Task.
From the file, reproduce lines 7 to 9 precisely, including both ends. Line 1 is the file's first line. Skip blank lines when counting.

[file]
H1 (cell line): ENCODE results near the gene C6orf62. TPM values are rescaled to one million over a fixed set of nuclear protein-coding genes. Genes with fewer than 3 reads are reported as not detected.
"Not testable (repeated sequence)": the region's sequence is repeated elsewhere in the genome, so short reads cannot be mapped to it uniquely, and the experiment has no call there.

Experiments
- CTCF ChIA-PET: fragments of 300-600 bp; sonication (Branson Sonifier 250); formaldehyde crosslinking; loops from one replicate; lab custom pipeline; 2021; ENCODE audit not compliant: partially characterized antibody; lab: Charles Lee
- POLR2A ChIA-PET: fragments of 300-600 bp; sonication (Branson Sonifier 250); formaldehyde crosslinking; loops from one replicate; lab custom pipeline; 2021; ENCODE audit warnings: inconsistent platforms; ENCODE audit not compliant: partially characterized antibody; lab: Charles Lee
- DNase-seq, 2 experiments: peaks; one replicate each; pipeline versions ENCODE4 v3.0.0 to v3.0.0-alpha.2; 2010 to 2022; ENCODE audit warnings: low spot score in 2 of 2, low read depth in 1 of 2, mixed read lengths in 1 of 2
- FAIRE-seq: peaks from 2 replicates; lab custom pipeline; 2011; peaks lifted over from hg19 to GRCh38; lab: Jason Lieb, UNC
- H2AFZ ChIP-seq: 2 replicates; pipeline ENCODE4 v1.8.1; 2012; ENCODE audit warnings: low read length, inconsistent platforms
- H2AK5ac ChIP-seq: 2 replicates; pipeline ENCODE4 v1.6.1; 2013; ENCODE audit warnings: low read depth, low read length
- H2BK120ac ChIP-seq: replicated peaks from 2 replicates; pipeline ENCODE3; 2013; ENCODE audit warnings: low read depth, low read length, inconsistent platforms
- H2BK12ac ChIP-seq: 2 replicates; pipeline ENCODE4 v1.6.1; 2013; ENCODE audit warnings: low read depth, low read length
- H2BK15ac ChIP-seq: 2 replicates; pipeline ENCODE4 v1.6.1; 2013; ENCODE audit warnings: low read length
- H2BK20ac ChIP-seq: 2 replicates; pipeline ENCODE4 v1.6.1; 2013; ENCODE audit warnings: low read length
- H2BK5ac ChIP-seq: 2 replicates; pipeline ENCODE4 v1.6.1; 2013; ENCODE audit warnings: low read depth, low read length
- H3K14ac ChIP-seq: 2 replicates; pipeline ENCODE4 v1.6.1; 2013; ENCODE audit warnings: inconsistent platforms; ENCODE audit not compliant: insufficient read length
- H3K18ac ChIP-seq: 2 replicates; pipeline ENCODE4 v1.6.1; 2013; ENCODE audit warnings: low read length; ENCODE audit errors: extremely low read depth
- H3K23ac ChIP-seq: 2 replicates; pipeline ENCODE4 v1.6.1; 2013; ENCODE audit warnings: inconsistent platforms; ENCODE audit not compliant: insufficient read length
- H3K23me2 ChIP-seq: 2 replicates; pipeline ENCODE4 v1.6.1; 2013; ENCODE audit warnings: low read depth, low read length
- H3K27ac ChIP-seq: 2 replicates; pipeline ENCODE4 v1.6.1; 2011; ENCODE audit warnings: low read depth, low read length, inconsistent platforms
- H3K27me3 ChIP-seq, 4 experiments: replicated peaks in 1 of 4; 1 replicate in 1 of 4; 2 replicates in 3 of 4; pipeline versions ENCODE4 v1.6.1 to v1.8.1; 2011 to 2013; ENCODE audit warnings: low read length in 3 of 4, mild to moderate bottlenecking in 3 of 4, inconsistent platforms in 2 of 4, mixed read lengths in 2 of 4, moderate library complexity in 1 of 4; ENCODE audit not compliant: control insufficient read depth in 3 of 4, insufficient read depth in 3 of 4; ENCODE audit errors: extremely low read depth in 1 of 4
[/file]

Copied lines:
- FAIRE-seq: peaks from 2 replicates; lab custom pipeline; 2011; peaks lifted over from hg19 to GRCh38; lab: Jason Lieb, UNC
- H2AFZ ChIP-seq: 2 replicates; pipeline ENCODE4 v1.8.1; 2012; ENCODE audit warnings: low read length, inconsistent platforms
- H2AK5ac ChIP-seq: 2 replicates; pipeline ENCODE4 v1.6.1; 2013; ENCODE audit warnings: low read depth, low read length